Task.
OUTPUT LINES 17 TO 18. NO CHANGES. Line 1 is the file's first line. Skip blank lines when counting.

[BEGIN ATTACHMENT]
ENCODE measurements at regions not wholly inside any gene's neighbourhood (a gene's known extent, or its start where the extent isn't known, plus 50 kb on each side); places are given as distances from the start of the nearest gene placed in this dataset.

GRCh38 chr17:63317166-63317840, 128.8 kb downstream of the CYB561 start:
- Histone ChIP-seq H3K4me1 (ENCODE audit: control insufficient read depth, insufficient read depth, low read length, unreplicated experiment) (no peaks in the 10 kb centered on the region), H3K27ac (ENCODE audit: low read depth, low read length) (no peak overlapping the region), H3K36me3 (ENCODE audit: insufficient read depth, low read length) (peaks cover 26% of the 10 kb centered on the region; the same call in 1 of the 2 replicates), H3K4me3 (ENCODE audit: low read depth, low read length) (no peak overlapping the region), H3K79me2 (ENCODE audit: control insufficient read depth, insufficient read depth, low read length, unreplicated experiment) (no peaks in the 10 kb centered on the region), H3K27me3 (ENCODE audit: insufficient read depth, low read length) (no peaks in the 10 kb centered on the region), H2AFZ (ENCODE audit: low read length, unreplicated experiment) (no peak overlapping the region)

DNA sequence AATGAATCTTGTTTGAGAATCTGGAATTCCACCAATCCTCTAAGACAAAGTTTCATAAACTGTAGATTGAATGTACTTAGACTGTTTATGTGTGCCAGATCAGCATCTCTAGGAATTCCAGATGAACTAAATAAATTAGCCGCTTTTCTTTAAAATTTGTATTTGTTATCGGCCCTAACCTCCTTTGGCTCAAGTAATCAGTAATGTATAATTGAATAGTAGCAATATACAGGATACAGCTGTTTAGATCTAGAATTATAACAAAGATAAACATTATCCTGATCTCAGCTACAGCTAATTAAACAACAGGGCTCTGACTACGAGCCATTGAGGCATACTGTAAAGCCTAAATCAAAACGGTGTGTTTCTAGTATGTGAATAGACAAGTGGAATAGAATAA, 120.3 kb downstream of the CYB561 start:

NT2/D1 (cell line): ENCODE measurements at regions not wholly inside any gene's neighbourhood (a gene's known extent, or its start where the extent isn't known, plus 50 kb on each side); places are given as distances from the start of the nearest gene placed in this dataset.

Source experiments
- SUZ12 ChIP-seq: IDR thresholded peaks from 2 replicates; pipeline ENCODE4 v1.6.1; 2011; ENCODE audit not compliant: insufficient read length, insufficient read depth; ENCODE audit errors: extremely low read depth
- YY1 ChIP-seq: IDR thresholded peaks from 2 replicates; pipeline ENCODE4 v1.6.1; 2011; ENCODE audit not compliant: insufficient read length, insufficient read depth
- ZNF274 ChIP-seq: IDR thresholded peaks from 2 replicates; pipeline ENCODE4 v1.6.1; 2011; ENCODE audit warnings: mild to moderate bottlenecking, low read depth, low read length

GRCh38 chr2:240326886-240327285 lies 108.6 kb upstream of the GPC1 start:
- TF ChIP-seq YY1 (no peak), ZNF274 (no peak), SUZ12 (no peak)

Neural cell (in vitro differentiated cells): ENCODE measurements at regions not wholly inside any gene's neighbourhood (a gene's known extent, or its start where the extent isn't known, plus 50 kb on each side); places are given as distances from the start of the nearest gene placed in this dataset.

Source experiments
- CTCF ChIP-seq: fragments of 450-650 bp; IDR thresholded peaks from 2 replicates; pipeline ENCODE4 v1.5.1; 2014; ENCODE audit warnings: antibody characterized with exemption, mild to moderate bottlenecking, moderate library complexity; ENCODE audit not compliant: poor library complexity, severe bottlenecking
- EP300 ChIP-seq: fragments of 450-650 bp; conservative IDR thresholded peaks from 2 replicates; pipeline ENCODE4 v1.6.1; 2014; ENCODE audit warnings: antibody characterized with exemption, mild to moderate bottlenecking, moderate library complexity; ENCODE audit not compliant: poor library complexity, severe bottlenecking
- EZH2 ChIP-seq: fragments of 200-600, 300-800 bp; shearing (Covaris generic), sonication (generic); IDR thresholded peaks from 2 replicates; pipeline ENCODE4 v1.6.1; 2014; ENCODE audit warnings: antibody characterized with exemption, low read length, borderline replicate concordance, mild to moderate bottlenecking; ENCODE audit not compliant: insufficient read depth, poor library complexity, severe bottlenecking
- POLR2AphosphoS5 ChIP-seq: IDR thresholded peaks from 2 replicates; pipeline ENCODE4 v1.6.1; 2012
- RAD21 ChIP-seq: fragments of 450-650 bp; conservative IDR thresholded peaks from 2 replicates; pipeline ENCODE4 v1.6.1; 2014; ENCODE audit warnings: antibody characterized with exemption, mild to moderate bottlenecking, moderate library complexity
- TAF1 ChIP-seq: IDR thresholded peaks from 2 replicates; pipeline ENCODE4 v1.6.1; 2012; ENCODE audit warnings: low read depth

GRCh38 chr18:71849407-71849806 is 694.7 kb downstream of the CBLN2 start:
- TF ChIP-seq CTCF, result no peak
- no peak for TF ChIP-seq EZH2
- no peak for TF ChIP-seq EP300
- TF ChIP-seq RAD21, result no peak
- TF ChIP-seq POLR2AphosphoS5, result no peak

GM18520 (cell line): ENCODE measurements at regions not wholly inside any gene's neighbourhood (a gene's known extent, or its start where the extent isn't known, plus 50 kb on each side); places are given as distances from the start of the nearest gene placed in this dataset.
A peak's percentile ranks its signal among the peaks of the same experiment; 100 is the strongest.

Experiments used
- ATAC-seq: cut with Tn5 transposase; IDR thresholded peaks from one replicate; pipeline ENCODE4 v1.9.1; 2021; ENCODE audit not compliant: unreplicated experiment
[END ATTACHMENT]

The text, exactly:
- POLR2AphosphoS5 ChIP-seq: IDR thresholded peaks from 2 replicates; pipeline ENCODE4 v1.6.1; 2012
- RAD21 ChIP-seq: fragments of 450-650 bp; conservative IDR thresholded peaks from 2 replicates; pipeline ENCODE4 v1.6.1; 2014; ENCODE audit warnings: antibody characterized with exemption, mild to moderate bottlenecking, moderate library complexity